cancel
Showing results for 
Search instead for 
Did you mean: 
Contributor

OptionEye.....Nov. 1

Good morning.

 

Well, the overnight markets make me feel like the dollar is significantly weaker but my information tells me that it is relatively unchanged. Gold is higher and so are the grains. As we enter into a the 'week we've been waiting for' I hope we get what we wanted.

 

I still am bullish grains if only for the food reason which can't be solved right away. Also, somewhere, sometime, the dollar will see some inflation but as of yet, all of the currencies have been caught in roughly the same tide. As I write, corn, wheat and beans are all up between 5 and 7 cents. Gold is up $6 and crude is up .75 cents.

 

The election will be interesting as well as non-farm payrolls so the week with three big events should give us some decent trends going into the new year.

 

Hope your Halloween was a good one.

 

Talk later. If you have any questions feel free to ask.

 

Scott

 

0 Kudos
5 Replies
Senior Contributor

Re: OptionEye.....Nov. 1

"I still am bullish grains if only for the food reason which can't be solved right away. "

Scott,

What do you mean by the above statement?  Food where, the world or the U.S.?  There's surely no shortage of food in the U.S., do you mean the processors are raising prices?  That doesn't mean the producer gets any more, so that may affect futures (traders perceptsions) but not the cash (what Quaker Oats pays me).

 

Do you think the election results will have any long term affect on the market?  I don't see that happening but who knows?

0 Kudos
Senior Contributor

Re: OptionEye.....Nov. 1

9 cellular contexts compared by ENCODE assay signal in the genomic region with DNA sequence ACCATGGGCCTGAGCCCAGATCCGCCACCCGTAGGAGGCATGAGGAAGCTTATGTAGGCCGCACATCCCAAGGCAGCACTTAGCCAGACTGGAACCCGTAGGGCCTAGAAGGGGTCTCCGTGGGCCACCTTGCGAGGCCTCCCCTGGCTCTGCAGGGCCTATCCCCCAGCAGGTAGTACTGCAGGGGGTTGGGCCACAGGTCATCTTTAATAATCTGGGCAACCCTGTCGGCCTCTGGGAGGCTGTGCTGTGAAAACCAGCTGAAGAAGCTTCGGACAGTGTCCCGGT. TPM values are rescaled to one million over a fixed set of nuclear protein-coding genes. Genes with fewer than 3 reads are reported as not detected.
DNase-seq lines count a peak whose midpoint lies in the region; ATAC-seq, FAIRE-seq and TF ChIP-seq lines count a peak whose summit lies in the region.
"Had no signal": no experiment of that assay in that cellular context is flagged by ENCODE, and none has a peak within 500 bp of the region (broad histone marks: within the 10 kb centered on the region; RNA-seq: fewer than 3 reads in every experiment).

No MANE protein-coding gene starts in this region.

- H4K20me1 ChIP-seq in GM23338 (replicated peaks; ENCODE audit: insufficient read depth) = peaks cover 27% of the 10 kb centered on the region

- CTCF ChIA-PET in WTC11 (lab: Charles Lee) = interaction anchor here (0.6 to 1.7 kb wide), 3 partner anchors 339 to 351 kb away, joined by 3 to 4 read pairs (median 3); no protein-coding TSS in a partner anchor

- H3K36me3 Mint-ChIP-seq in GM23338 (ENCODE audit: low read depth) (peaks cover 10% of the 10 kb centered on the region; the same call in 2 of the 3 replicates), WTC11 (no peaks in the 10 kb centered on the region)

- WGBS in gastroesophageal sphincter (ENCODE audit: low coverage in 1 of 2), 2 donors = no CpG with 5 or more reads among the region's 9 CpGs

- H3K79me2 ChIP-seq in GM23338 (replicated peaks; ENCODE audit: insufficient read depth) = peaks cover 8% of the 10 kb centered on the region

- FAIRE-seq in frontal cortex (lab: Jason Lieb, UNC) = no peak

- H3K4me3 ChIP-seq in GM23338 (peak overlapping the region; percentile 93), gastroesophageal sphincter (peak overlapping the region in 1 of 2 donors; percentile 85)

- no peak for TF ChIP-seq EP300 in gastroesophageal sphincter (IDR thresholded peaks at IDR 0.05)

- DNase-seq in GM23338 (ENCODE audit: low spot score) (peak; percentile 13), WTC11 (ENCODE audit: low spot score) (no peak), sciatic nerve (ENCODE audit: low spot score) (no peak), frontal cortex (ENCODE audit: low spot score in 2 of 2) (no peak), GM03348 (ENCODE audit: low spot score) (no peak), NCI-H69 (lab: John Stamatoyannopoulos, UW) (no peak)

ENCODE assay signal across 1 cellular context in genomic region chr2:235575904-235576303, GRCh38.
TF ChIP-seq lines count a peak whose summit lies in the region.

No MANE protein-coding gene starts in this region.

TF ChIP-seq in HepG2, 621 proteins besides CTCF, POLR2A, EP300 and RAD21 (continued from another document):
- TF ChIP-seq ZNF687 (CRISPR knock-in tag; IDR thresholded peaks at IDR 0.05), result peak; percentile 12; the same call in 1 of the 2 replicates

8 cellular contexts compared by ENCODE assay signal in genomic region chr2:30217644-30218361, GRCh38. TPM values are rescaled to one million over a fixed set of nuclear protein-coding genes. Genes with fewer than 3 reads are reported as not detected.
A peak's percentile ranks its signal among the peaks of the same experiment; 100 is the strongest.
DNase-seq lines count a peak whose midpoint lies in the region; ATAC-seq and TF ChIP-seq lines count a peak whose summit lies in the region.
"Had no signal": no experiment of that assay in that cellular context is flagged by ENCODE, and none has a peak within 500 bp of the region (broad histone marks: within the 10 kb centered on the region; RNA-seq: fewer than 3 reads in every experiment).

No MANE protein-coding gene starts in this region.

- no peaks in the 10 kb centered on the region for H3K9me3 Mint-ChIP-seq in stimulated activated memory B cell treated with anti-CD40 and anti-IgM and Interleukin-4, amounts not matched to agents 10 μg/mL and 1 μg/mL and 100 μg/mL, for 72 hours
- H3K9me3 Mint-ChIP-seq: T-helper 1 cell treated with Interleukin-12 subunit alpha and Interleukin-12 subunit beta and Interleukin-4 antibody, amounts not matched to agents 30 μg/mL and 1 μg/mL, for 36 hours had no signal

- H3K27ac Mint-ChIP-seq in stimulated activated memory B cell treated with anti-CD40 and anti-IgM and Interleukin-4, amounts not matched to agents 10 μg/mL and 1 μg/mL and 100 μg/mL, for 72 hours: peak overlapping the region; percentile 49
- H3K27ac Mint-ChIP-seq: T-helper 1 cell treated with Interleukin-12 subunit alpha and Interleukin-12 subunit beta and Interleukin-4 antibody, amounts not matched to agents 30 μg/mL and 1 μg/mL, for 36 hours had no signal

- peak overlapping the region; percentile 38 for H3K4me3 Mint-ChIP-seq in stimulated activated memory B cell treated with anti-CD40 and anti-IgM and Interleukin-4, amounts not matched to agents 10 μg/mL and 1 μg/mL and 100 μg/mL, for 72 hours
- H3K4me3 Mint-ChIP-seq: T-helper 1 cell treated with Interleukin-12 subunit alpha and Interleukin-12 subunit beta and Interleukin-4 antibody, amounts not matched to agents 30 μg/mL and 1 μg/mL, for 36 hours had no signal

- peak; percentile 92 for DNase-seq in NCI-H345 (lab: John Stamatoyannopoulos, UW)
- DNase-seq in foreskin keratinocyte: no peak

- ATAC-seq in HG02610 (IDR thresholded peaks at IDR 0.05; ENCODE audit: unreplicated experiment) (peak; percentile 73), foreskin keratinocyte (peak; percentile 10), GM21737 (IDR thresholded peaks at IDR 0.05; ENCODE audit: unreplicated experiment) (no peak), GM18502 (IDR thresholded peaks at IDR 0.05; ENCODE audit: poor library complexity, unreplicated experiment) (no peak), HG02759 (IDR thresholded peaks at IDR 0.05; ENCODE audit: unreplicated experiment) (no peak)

OptionEye,

 

It seems the grain world is getting a new political face. Along with the question of what affect the U.S. elections will have on grains, what about Brazil's new President, Dilma Rousseffs. It's the first woman president for Brazil. Perhaps more importantly, she is a protege of Lula, the former president. Do you think the new president will favor farmer initiatives or make life difficult for them. I'm told farmers didn't like Lula and were not going to vote for Rousseffs. What do you think?

 

Meanwhile, Argentina's President just lost her husband to a sudden death, who was thought to be behind a lot of her decision-making. And we all know the pressure and fighting that went on with farmers in that country. This morning, the Dow Jones Newswire is reporting that, "Speculation that she might move away from some of her husband's policies helped push Argentine stock and bond prices higher last week."

 

Mike

0 Kudos
Contributor

Re: OptionEye.....Nov. 1

I am of the opinion that there is a tightness in the food chain globally. True, things in the states are good but I believe, in the whole, that for the first time the producer has got to 'produce'. We have had some issues around the world that have helped give rise (no pun intended) to the situation we have at the moment and with some dollar speculation the commodity world has caught fire.

 

As for midterms, the only thing that can affect us is if the election somehow immediately impacts the economy or the dollar. And, having said that, I am not holding my breath.

 

Scott

0 Kudos
Contributor

Re: OptionEye.....Nov. 1

Thanks Mike. I can always count on you for easy questions to answer!

 

As for the affect on South America and the Rouseffs/Lula policy or lack thereof I am of the ilk that weather, demand and currency play a much larger role and acutally sometimes are the forces that affect/change government policy. Kind of a bland answer but that is the best that I could do at 6:07 this morning.

0 Kudos
Senior Contributor

Re: OptionEye.....Nov. 1

Brazil's progress under socialist Lula has introduced one of the best eras in Brazil in their history. The farmers didn't care fort Lula because he wouldn't jump when they said 'jump'. He saw them as a favored landed class that had already had vast amounts of government help (which is certainly true). Farmers didn't like the appreciation of currency due to responsible budgets and management. It effectively made their return lower vs the dollar.

 

Think about it. Meanwhile US farmers, especially the corn belt, have done very well with the opposite conditions.

0 Kudos